The Roxbury International Film Festival begins tonight in Boston, Massachusetts with the screening of “Things Never Said,” a film about a woman who attempts to escape her personal pains and hardships through the power of spoken word poetry.
The festival will run from June 27-30, and by the end of the festival’s 15th year in existence, dozens of hardworking filmmakers will see their projects screened in front of thousands of excited moviegoers.
Two such filmmakers are Nicole Prowell Hart and Allyson Sherlock. Nicole and Allyson are both Emerson College graduates who have family ties to Cleveland and Akron, Ohio.
So, it only made sense that a LeBron James documentary centered on James’ decision to leave Cleveland would naturally be born, right?
Well, like anything in film, it’s a little more complicated than that.
On Sunday, the Roxbury International Film Festival will screen “Losing LeBron,” a movie Hart and Sherlock invested years (and over 200 hours worth of footage) to create.
I got a chance to speak with Nicole about the origins of “Losing LeBron,” how she raised $10,000 to finance the film, and what made her opt to tell the atypical story of LeBron’s James’ “Decision”—namely, the impact his departure left on a loyal sports city that’s been craving a championship since 1964.
How did you get interested in this project?
This film has been a 3-year labor of love for me, as well as for my co-director, Allyson Sherlock.
We began this film as a class assignment during our MFA program in the fall of 2010 at Emerson College. Our assignment was to pitch our dream movie, if we had a "sky's the limit" budget. Allyson and I both have family the Cleveland [and] Akron area, so we were very familiar with Cleveland and how important LeBron James was to the people of Cleveland.
We knew we wanted to examine LeBron's "Decision" and how it impacted the people of Cleveland, but also to use that as a lens for a deeper discussion on the negative image that Cleveland has received by the national media over the years.
We pitched the project in class as a "Roger and Me" meets "Hoop Dreams" documentary, and our professor came up to us at the end of class and said, "You girls need to go make this film." It took about a month of her persuasiveness before we finally decided to go for it!
We soon launched a Kickstarter campaign, and raised $10,000. We gained additional funding through actress Maria Menounos (an Emerson alumna and Medford native). Maria is a huge basketball fan and she loved the idea of two women making a film about LeBron James.
We knew we wanted to capture Cleveland's first NBA season without LeBron, so we set out to Cleveland in December 2010 and filmed on and off through June 2011. We had 220 hours of footage, and Allyson was incredible and sat with it day in and day out, editing for a solid year.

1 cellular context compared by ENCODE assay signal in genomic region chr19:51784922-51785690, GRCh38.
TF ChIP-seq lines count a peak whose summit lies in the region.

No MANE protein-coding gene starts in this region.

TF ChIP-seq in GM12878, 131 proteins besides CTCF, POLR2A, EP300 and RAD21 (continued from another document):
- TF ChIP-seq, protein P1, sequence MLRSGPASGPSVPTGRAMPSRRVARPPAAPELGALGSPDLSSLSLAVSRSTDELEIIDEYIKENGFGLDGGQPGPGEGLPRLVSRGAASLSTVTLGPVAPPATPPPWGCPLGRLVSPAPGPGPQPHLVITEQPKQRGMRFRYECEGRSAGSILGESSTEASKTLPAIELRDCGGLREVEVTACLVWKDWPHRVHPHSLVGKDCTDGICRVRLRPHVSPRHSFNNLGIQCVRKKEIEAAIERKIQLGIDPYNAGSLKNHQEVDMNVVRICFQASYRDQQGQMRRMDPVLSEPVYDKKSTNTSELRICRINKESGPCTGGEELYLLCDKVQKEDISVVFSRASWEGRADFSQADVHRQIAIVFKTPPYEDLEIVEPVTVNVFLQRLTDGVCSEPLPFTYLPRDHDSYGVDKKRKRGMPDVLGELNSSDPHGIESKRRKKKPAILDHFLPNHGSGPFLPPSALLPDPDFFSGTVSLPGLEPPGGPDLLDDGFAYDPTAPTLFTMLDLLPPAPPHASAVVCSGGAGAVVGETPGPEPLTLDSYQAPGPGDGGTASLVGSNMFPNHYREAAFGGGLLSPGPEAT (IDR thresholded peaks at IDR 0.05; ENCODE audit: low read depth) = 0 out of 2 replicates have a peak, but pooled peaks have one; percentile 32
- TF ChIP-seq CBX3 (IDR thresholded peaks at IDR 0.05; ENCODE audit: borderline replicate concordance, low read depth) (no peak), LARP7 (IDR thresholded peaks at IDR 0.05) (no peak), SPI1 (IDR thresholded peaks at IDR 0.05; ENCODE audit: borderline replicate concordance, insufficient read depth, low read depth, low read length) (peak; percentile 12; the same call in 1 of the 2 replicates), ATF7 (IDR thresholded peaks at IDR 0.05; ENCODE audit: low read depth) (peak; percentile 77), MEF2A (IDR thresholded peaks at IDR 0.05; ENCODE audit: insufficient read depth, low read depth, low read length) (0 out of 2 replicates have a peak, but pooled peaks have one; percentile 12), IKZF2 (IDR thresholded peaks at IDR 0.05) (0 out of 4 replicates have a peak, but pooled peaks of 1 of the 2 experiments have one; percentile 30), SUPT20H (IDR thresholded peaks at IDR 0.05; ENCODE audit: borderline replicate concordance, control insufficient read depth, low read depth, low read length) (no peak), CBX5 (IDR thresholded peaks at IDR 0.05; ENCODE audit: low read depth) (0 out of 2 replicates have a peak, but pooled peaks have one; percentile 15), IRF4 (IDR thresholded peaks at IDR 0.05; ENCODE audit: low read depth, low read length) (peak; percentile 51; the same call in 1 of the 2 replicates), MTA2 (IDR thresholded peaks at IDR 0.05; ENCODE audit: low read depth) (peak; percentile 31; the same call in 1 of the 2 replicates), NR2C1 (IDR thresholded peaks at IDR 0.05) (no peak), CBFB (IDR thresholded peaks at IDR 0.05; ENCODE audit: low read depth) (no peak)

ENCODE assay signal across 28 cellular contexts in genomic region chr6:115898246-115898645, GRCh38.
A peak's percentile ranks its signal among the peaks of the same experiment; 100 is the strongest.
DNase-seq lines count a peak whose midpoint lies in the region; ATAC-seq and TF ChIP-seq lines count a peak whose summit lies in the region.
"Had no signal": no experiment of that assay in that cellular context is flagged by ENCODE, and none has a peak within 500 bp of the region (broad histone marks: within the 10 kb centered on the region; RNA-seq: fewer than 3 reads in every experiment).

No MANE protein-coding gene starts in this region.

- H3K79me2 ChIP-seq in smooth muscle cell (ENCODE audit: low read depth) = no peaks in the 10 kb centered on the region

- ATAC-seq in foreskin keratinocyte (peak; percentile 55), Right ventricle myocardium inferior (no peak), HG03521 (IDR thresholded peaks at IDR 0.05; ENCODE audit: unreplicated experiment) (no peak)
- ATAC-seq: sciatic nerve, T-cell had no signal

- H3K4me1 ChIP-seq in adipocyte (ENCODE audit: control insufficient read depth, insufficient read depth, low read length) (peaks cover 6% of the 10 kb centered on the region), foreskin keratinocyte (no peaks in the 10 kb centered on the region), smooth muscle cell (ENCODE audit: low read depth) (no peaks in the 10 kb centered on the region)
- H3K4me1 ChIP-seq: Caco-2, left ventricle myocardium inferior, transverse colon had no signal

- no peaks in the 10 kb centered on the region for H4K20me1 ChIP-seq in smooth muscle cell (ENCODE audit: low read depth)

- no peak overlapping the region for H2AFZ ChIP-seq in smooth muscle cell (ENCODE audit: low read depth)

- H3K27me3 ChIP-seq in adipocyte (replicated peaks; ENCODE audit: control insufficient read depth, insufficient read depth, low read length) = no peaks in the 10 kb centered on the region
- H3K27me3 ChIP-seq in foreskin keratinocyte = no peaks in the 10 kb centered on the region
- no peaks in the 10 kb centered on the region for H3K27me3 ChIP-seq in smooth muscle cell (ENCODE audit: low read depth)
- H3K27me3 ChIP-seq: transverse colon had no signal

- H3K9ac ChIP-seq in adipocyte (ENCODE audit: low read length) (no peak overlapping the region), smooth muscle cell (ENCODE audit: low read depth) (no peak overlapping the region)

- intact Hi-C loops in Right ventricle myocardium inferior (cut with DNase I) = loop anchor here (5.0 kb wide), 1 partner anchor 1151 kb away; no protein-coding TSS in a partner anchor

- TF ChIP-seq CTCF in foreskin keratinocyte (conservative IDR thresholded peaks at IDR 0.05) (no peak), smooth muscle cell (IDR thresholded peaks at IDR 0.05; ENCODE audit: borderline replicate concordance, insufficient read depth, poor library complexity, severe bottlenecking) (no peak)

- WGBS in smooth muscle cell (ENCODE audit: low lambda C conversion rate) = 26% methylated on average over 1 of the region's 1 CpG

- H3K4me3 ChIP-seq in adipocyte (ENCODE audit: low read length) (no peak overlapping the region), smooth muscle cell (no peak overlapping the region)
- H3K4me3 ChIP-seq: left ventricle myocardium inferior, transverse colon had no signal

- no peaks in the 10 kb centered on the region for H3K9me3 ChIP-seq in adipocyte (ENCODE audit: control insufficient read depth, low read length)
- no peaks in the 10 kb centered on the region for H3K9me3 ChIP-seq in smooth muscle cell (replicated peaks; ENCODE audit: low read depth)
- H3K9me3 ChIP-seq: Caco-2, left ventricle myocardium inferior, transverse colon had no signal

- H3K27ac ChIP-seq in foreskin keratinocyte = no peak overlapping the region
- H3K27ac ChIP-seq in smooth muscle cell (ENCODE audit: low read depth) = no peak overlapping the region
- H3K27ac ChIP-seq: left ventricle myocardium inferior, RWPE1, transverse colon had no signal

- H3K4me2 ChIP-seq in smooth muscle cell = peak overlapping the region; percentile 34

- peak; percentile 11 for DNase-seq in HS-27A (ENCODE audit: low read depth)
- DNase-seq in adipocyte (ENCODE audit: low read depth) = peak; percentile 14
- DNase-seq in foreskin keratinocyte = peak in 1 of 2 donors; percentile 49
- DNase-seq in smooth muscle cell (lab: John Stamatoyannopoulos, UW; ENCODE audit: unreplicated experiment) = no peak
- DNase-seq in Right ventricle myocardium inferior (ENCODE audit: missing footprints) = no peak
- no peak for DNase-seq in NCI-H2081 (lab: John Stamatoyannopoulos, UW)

What are you hoping to achieve with the film? What are you hoping viewers will get out of it?
When we started out, we wanted to achieve two things: to let Cleveland sports fans share their stories of what LeBron's departure meant to then and the city, and what it means to be a CleveIander.
Our goal was really to examine why Cleveland sports were so important to its residents, and to tie it back into this negative stereotype that Cleveland has had since the 60s. Growing up, I always heard that Cleveland was this terrible place, but then I went there and thought it was great. Personally, I love Cleveland and think it's a beautiful city. It has its issues, just like any other city does, but there are hundreds of hidden gems there to discover. The people are friendly, and hard working, and they're passionate about dispelling any myths that have been set about their city.
We hope that when people see the film, they're able to identify with what their own hometowns mean to them. And why do sports matter so much to cities that have struggled?
It's been a surreal experience to see the film form a life of its own over time. With LeBron James just capturing his second NBA title, the film continues the conversation of what sports mean to cities and their residents.
What did you learn during the process of making the film?
We had countless serendipitous moments while making the film--it was almost as if there were documentary gods looking down on us, guiding us along!
We'd randomly meet people on the street or on Twitter, and they ended up becoming some of the most important characters in our film. I was filming at the last Cavs/Heat game of the season, and all the main people from our film just happened to be going to that game. Moments like that made us think that we were meant to make this film!
I think one of the biggest challenges to us was the social media aspect. It's really become crucial to filmmaking-- you have to have a website with an active blog, a Facebook page, a Twitter account... it's pretty much a full-time job in addition to making the film!
But it's also the way to get the word out and to get audiences to engage in your film. Our Kickstarter campaign was also very challenging and extremely nerve-wracking, but once it ended, we were completely overwhelmed by the outpouring of support from our friends, family members, and total strangers!
You can catch Nicole and Allyson’s documentary “Losing LeBron” on Sunday, June 30 at 1 pm. The film will be screened at the Museum of Fine Arts’ Alfond Auditorium. Tickets can be purchased online or at the door.